school professors have previous
entrepreneurial experience), and
you can meet people through
and conferences. You can also just
email someone you admire. Save
up your questions and ask them all
in a weekly or monthly conversation, so you don’t pester anyone.
And when you do talk, don’t just
talk about the business. This isn’t
a transaction. It’s a relationship.
Numbers are beguilingly concrete.
It’s natural to want stats on markets, pricing, and competitors from
the start. But market data would
not have explained why Red Bull
charged while the “lava lamp” soda
Orbitz succumbed to gravity, or
why Instapot commands twice as
much as Crock Pots at retail. More
important, in the very beginning,
are insights about your own proposed business that you achieve by
stress-testing your assumptions.
The emphasis is on what you can
learn not about your industry, but
rather about your idea.
Randy Komisar is a partner at
venture frm Kleiner Perkins
Caufeld & Byers, and co-author
of Getting to Plan B: Breaking
Through to a Better Business
START WITH THE history. No
matter how disruptive your idea,
precedent exists for it. So once
you’ve identifed your value proposition, go back and look at real
companies that have done something at least roughly similar. You’ll
want to fnd examples that have
been successful. (If none have been
successful, you should seriously
question whether this is something
anyone wants.) Study them and
draw lessons about what worked.
Then, research companies that
tried something similar and failed.
What did they do wrong? How
do you avoid those mistakes?
Next, identify your leaps of
faith: what you don’t know but
assume about the market. These
are things that, if they are wrong,
mean you don’t have a business.
Devise quick, cheap ways to
test those assumptions. Run a
Facebook ad and see how many
responses you get. Go stand in an
aisle at Whole Foods next to a
competitor’s product and question
shoppers about it. What do you
like and not like about this product? What would you do to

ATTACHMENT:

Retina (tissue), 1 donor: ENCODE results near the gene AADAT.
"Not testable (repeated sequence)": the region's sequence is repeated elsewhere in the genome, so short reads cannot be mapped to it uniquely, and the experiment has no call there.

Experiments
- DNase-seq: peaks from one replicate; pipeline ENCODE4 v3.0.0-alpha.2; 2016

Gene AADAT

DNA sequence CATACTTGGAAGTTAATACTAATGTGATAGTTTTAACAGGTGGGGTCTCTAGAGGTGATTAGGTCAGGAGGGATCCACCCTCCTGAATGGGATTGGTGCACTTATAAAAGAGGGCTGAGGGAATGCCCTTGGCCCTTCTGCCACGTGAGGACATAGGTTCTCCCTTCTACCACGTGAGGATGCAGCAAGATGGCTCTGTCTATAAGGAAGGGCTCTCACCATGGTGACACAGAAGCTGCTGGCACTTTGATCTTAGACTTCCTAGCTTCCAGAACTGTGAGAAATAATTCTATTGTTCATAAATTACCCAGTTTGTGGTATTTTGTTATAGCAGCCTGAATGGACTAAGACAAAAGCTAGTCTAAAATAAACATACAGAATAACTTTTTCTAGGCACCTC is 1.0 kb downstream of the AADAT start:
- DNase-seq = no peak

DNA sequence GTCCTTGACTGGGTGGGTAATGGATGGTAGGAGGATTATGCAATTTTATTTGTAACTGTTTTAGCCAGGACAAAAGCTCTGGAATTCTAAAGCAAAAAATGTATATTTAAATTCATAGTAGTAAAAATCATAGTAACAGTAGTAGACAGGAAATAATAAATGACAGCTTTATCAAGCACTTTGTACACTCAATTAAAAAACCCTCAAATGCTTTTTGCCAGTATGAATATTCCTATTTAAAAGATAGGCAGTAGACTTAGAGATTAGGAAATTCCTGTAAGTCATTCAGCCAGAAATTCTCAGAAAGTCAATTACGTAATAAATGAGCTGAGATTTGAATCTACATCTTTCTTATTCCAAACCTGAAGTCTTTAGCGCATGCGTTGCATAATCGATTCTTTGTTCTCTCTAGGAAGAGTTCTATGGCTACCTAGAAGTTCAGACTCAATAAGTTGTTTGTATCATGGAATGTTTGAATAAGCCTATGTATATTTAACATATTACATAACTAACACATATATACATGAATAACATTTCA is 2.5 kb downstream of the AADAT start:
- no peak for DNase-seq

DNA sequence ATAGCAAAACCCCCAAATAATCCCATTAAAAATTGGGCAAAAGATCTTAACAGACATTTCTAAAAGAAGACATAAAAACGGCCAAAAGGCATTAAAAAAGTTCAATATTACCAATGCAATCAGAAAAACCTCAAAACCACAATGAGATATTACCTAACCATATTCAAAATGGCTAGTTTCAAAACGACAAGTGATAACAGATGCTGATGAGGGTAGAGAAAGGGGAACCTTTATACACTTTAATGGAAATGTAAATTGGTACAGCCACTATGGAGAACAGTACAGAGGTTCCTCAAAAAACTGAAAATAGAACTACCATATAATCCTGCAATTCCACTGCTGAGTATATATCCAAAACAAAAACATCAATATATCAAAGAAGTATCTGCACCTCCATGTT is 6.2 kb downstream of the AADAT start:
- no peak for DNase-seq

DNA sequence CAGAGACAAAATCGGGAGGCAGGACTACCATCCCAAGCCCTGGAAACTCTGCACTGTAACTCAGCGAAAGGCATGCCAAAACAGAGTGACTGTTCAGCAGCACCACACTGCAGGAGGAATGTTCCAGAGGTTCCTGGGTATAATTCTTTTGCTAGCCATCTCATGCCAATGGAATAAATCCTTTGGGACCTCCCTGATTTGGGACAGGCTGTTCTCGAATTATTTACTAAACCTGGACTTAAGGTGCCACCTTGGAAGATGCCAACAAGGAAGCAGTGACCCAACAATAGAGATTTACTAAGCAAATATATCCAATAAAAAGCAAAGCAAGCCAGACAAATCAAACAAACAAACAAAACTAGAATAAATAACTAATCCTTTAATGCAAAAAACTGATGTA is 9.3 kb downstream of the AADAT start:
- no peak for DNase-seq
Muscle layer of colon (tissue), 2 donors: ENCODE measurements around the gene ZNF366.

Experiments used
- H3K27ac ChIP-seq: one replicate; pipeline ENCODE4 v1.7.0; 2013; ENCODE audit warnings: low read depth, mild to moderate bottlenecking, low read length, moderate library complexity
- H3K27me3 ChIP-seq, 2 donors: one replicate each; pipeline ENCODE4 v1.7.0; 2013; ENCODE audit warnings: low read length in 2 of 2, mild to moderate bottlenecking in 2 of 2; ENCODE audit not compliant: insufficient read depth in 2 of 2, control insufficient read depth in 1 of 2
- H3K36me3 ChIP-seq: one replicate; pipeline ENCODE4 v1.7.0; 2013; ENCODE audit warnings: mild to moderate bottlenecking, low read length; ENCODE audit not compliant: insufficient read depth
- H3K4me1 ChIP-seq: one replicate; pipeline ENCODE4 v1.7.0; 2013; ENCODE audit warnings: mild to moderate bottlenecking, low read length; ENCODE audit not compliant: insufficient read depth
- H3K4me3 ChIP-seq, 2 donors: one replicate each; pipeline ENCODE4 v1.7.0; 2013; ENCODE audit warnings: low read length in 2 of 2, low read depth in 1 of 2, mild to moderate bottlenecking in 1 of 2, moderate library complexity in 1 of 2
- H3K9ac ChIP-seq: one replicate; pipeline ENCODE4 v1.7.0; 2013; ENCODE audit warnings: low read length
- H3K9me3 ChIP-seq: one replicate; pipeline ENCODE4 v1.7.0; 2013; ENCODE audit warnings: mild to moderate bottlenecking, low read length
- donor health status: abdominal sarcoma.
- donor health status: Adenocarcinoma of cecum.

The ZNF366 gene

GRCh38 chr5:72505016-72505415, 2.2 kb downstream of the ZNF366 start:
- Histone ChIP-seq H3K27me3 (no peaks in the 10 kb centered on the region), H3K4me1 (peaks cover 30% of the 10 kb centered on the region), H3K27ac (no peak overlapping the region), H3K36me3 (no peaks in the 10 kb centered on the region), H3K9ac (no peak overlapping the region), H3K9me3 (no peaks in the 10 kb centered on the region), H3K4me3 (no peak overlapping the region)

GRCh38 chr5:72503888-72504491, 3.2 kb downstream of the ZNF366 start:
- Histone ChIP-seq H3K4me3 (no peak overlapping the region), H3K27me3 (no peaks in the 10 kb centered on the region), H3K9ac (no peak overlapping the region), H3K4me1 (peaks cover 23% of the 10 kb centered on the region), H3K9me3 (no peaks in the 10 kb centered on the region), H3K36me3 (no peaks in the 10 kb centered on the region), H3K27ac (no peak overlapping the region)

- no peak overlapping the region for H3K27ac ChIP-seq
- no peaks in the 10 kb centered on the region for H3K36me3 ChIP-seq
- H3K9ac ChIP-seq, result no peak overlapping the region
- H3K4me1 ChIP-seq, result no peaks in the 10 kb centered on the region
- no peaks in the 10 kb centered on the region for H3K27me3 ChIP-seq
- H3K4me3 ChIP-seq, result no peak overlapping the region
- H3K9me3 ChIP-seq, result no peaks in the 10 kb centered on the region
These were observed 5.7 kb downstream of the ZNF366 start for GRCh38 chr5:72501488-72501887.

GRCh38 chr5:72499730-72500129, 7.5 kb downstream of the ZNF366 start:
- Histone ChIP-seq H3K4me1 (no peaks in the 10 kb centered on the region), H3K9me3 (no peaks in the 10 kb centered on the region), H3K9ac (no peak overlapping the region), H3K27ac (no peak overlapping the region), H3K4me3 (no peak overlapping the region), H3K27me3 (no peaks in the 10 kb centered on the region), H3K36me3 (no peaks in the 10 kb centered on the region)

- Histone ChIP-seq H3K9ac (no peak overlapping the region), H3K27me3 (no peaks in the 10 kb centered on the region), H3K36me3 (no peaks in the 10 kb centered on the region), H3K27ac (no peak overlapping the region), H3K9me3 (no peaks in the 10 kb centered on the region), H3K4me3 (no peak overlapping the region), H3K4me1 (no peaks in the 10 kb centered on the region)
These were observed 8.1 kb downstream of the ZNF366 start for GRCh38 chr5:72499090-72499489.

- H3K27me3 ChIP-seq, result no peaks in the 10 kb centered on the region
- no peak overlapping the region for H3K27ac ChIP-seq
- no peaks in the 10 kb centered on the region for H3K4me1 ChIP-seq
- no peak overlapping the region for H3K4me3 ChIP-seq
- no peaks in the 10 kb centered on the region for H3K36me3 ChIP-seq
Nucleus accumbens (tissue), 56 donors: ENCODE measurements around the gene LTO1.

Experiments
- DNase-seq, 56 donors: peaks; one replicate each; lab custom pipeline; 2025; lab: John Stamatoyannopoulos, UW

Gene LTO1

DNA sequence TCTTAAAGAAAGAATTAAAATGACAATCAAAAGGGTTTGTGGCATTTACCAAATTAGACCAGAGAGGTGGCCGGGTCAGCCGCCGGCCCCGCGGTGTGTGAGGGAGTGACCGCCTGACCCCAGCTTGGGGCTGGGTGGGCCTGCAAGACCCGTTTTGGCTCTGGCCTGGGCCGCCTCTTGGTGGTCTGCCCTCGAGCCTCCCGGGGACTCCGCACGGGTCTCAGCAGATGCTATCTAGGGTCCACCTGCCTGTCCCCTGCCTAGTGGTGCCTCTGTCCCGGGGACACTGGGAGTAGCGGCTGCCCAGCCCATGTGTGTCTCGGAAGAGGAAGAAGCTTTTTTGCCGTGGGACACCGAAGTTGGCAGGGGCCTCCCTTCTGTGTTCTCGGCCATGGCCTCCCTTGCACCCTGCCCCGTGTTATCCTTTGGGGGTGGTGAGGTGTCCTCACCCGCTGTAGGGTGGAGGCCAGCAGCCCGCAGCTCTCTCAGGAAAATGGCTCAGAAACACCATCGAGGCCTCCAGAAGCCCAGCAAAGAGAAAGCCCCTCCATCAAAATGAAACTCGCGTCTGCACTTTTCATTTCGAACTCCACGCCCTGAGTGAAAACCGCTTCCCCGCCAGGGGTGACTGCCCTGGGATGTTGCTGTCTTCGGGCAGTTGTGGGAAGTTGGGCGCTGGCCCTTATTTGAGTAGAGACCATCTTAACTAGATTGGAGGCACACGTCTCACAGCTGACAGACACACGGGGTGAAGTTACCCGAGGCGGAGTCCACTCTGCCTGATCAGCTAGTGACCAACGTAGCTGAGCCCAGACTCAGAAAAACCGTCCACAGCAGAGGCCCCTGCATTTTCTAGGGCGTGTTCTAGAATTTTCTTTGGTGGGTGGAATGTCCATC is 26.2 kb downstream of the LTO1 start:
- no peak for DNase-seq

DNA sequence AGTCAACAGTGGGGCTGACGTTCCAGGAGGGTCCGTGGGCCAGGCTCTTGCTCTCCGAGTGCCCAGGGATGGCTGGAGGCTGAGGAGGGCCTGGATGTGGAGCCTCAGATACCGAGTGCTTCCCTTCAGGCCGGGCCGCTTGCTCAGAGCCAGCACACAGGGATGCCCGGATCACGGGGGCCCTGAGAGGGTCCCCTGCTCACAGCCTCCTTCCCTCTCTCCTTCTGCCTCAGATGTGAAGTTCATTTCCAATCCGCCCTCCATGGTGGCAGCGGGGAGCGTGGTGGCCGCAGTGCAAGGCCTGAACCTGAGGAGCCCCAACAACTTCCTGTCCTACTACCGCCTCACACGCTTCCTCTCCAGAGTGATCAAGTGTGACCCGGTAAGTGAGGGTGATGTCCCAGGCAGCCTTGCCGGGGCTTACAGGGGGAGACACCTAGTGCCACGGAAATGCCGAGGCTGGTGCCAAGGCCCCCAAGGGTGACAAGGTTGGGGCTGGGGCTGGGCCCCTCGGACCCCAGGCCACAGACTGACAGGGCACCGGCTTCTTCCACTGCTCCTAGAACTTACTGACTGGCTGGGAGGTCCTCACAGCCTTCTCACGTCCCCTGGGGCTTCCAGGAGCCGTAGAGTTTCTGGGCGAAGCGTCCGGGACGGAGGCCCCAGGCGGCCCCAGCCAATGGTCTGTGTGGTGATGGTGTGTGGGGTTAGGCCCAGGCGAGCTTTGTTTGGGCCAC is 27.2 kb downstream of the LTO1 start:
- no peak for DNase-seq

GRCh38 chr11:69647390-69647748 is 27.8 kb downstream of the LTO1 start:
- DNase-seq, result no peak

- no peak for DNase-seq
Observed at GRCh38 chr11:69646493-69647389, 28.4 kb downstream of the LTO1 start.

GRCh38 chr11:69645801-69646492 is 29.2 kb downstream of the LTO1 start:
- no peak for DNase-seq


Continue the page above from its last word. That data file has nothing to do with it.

improve it? If I ofered you an
improved version for $1 more,
would you buy it?
You will do market research,
but that comes later. Before trying
to fgure out how big your market
is, you need to know that people
have accepted and will continue to
accept the gist of your value proposition. Otherwise, you’ll be piling
assumption on top of assumption.
For most founders, banks and
professional investors are later-if-ever capital sources. In the beginning, it’s you, your family, and
friends. Self- and personal-circle
funding requires you to jump
through fewer hoops than other
sources. But it is almost always
more fraught, and in some ways
the risks are much greater.
Meg Cadoux Hirshberg is the
author of For Better or for Work:
A Survival Guide for Entrepreneurs and Their Families. Her
husband is Gary Hirshberg,
co-founder of Stonyfeld Organic.
IN ALL THE EUPHORIA of a startup, it’s
easy to discount that you’re putting
your family’s fnancial well-being
in jeopardy. People talk about
entrepreneurs starting their businesses with “personal savings.” But
founder, Virgin Group, and
author, Finding My Virginity
When I began, I didn’t know anything
about business. I was excited about
starting Student magazine, and then
we had the idea to use the publication
to sell music, too. I didn’t create a
formal business plan. That seemed
really boring to me. I just thought
about the high cost of records and the
sort of people who bought Student; we
believed we could sell cheap mail-order
records through the magazine. We
made enough money from mail-order
to open a record shop.
In 1971, music retailing in the U.K.
was dominated by WHSmith and
John Menzies, which were both dull
and formal. We decided Virgin Record
shops would be where people could
meet and listen to records together.
We wanted to relate to customers, not
patronize them, and we wanted to be
more afordable than our competition.
Word of mouth spread, and people
came to us rather than the big record
stores. Cheaper records brought in a
food of inquiries and more cash than
we’d ever seen. Virgin Records became
very hip. People would stop by, lie
on beanbags, meet friends, and listen
to the best new music. There was
no better place for a self-respecting
21-year-old to be. We aimed to open
a shop every month in 1972.
We soon realized the industry was
ripe for further disruption. There was
nothing overtly rock ’n’ roll about the
way artists were treated or records
were produced. So we bought a prop-
erty, the Manor, turned it into a record-
ing studio, and launched our Virgin
Records label in 1973. Mike Oldfeld
was our frst artist. His album Tubular
Bells became one of the biggest sellers
of the decade and the soundtrack to
The Exorcist. The Virgin brand and
its global impact today all grew from
those roots. —As told to S.M. P E T E R